New York City Theater
"King Charles III"
Music Box Theater
It starts with a solemn procession of mourners with candles while a bell tolls and a chant, “Requiem Aeternam,” is heard. The Queen (Elizabeth) is dead. Long live the King (Charles). It ends with a coronation, also ceremonial. In between, not the trappings of monarchy, but the entrapment of figures caught between idealism and pragmatism.
Mashing up several Shakespearean plays, “King Charles III,” the exciting new drama by Mike Bartlett, creates a “future history play” that rivals the Bard’s take on the past. Here are iambic parallels to “Richard II,” “Henry IV,” “Macbeth,” “Hamlet” and “King Lear” rolled up in a conundrum of what might or even could happen if Prince Charles becomes king when his mum, Queen Elizabeth, dies. Far from dry history, this rich, caparisoned and amusing work is also a mystery play, a dysfunctional family play, the journey of a man discovering who he is and a lesson in the vagaries of political maneuvering. Especially in the second act, the palace is so alive, the characters so fully fleshed, that one feels like an unwelcome eavesdropper on the secrets behind the throne.
Despite centuries of a stable constitutional monarchy, all is not smooth at Buckingham Palace. (What is that armored tank doing in the courtyard?) Intrigues, betrayals and reversals of fortune plague the House of Windsor in unexpected ways. Charles is not an acquiescent monarch: when his prime minister asks him to sign a new law restricting the freedom of the press, Charles (“born and raised to rule”) objects, sparking a constitutional crisis and talk of civil war.
Since this is not the way it’s supposed to be – the monarch may advise but not much more – the question becomes who will win? Throw in several scheming relatives, specifically Prince William and his wife, Kate Middleton, plus “wild, clownish” Prince Harry, protective Camilla and the ghost of Princess Diana, and you have enough plots to occupy conspiracy buffs for years.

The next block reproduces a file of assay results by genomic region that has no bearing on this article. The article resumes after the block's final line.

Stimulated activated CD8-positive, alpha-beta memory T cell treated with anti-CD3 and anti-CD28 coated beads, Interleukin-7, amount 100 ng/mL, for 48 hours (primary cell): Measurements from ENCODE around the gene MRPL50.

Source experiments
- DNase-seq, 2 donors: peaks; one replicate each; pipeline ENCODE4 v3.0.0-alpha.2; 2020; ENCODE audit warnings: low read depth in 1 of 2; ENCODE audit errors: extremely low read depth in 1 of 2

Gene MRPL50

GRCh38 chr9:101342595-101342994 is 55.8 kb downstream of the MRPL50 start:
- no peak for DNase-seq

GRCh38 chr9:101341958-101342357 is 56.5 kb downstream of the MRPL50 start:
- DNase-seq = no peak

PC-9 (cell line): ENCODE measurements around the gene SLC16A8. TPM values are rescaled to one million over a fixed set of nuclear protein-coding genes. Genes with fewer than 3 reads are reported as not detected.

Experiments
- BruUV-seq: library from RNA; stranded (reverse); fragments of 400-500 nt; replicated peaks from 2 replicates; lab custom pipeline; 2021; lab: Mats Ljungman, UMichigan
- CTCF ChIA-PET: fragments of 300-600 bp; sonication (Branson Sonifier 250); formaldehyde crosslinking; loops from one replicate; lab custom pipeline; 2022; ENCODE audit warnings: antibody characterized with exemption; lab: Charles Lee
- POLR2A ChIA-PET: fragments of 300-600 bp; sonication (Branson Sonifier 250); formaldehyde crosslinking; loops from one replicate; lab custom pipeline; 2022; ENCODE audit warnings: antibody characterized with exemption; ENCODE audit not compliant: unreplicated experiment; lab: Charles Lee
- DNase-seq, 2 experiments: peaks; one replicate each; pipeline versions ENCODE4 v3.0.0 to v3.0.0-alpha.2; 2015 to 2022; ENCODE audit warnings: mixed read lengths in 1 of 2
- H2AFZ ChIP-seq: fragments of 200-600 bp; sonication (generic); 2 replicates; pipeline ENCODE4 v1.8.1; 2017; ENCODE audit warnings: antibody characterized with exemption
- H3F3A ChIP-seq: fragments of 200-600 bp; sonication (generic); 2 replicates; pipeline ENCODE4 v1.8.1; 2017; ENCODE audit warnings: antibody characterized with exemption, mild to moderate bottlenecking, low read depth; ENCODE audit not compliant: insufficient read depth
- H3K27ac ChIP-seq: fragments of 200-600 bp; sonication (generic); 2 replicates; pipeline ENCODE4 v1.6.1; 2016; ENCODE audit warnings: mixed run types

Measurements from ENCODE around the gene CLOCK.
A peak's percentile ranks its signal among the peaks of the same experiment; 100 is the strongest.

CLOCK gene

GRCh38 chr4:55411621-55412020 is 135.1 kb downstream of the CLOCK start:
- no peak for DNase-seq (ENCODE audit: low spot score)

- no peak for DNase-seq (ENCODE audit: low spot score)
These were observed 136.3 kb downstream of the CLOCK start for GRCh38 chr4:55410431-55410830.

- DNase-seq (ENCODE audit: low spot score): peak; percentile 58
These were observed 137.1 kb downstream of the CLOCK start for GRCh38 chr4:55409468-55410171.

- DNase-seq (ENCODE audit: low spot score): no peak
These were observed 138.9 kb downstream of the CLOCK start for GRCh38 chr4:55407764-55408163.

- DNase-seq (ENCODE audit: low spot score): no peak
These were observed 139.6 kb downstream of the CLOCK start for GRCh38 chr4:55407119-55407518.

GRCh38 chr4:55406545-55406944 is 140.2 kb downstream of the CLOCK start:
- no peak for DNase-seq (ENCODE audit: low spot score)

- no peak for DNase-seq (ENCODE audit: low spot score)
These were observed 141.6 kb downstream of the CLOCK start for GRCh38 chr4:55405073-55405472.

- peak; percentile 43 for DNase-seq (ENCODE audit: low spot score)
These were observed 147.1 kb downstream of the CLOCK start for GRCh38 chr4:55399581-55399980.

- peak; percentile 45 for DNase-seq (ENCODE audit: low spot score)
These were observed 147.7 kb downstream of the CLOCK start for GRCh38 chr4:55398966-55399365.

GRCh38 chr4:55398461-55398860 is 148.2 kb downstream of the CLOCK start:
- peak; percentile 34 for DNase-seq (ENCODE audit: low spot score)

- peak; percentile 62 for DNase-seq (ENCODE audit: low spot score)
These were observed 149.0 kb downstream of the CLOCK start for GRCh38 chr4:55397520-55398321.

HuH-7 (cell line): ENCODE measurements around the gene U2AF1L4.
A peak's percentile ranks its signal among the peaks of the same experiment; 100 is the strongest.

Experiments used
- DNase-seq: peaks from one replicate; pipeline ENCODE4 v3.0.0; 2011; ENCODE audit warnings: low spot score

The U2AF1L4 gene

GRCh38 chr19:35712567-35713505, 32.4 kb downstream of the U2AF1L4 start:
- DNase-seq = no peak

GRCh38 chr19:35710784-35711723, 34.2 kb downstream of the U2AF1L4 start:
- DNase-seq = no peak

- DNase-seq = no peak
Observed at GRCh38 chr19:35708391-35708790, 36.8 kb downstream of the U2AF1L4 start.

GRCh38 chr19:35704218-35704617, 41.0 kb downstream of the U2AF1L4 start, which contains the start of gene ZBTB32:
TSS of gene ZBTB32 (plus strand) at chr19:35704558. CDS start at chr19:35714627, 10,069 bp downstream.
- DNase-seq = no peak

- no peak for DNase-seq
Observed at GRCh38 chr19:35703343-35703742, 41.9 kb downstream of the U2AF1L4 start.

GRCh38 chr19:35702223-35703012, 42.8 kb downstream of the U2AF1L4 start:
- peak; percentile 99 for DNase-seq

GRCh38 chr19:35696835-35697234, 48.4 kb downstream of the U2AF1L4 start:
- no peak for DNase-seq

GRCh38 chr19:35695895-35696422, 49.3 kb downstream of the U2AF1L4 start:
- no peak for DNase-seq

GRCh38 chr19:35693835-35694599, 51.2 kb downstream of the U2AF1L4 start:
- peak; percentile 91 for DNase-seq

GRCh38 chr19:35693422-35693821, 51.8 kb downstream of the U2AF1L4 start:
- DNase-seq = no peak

Though written in heightened poetic language, the work is not at all arcane. Rather, this “newly-minted” king who, he says, has “spent my life ling’ring for the throne,” who longs to be great and deplores becoming “a pretty plastic picture with no meaning,” is all too human. Charles is a man who, like Thomas More, follows his conscience, fearing “the awful shame of failure.”
Tom Scott’s dramatic unit set, with its tapestry of decaying pictures of the populace, allows flowing movement and a sense that comings and goings are both formal and spontaneous. It’s all quite disorienting, a setting of dark recesses where you never know who’s about to pop out next to spread dissension.
Wonderfully directed by Rupert Goold with an eye towards both pageantry and intimacy, the actors play a game of who am I really? Tim Piggott-Smith, fondly remembered for TV’s “Jewel in the Crown,” is an intensely private Charles who knows his own thoughts will conflict with those of his ministers. Seeking balance, he wishes to create a “just society.” Frustrated, angry, loving, confused, Piggott-Smith’s Charles dominates the stage as the monarch would Britain herself.
The British cast is exemplary, from Lydia Wilson’s sly Kate to Oliver Chris’ ambiguous William, Adam James’ confident prime minister, Richard Goulding’s rebellious Harry and all. Jocelyn Pook’s original music is played live, fitting for a fiery evening where seemingly inert figures blaze with life.
--David A. Rosenberg
Nov. 5, 2015